A City is a Constellation of Forces

A city is a constellation of forces, a map of relational dynamics tracing human need, aspiration, action, and invention, a wager against bleak limitation, and a beacon in the darkness that shows a network of souls have gathered to pool their imaginations. A city can be of any size; it is a polity—a civic space where people come together to make the world they will inhabit.

There are cities of 20 people with the ambition to reach other worlds and the wisdom that comes with knowing deeply the limitations of place, and there are mega-cities of tens of millions who will never know how so many people came to live so near to them, because the reasons are all so different and the personal interests so divergent. And sometimes, these megacities are more local in their focus than anyone in cities large or small could imagine, that focus driven by the sheer time-cost of even thinking beyond the city limits. In one after another study, we are hearing that urbanization is the great challenge of the first half of the 21st century.

The Industrial Revolution has run its course, and now we talk about countries that will industrialize without the old high-polluting energy production methods. We talk about sustainable development in which poverty is no longer commonplace, and where work is dignified and rewarding and institutions protect and expand the liberty and the dignity of all people. Some believe this age of hyper-urbanization and ex-urbanization marks the end of many thousands of years of an agrarian model for human existence. And yet, we will be more people than ever on planet Earth, with a higher demand for production-intensive food sources. And just when all of this is happening, as we are moving further away from routine contact with nature, we need to make our conscious relationship with natural life-support systems more intimate than it has ever been.

The world faces trillions of dollars in shortfall in our budget for infrastructure maintenance and improvements. Infrastructure will likely be the driving economic engine of the coming decades, as it was for the United States from the mid 19th Century through the mid 20th Century. Quality of infrastructure investment and deployment will determine to what extent people are able to interact effectively with a global civilization that runs on knowledge, innovation, and networked dispersed collaborative capability.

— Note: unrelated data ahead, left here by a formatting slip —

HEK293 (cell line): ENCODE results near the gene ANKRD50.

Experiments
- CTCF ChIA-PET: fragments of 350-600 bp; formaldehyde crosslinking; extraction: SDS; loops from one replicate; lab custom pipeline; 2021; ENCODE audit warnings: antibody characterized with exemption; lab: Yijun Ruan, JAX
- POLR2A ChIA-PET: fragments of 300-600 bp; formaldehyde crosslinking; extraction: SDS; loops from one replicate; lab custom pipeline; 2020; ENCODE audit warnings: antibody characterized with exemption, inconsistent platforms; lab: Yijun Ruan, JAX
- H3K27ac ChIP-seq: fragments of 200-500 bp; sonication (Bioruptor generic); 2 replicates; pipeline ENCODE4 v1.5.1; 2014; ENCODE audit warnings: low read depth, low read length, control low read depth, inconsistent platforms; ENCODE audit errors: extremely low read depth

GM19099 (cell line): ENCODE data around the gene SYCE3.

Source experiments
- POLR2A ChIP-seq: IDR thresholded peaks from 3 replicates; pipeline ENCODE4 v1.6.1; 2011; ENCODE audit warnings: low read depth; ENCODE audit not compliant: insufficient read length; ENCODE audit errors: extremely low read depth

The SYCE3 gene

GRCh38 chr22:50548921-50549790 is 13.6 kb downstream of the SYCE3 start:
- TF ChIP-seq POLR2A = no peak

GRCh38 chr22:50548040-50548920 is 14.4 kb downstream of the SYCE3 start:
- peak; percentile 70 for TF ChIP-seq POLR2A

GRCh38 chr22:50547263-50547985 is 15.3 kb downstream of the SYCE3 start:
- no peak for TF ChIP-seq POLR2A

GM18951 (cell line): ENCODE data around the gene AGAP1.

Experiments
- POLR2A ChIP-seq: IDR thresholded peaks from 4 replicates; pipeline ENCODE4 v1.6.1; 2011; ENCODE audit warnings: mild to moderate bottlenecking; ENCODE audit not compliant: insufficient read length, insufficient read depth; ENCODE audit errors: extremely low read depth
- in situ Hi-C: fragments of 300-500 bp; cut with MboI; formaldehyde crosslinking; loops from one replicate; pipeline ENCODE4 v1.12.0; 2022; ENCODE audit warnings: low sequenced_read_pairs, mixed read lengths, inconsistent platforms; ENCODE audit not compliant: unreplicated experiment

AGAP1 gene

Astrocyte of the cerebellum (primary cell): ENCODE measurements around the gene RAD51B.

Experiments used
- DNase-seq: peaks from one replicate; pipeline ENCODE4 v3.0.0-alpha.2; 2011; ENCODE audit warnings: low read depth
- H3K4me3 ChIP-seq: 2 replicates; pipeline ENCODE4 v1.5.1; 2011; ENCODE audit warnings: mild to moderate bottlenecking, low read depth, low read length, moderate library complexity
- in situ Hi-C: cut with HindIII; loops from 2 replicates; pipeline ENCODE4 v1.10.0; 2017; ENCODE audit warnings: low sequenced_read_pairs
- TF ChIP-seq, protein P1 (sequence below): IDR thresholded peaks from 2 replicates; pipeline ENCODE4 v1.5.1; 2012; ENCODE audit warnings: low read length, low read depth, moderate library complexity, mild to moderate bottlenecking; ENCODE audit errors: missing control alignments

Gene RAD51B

Cities are concentrations of people, of overlapping entangled human interest, of infrastructure, and of energy consumption. They become hubs of innovation and change not from some sort of urban ideological predisposition, but rather from the pressure that ensues from so many people and wants and needs coming together in the same physical space, and motivated by the corresponding high concentration of technical capacity and capital for investment.

Taking into account the severe lag in funding for upgraded and new infrastructure, along with the mounting global macroeconomic pressures from rising income inequality and climate disruption, it is clear that urbanization is not only the great challenge of the first half of this century, but an opportunity for everywhere-active efficiency-oriented investment that will build value, capability, and wider influence for people where they live and breathe. Some of the same technological innovations that will allow us to power, heat and cool glass-clad skyscrapers will allow us to retrofit stone and concrete buildings and to reduce the external power-generation footprint of our handheld smart communications devices.

As with sea-faring, radio, space exploration, and the Internet, smart urbanization will yield critical innovations that will come together to solve previously intractable problems and suggest still further gains in efficiency, information-management, and communications capability. Solving the climate, energy, urban resource consumption, air, and water, challenges of our time is the unifying project for all human societies. Nothing outside of this project will do as much to create value in coming decades.

[ The Note for September 2016 ]


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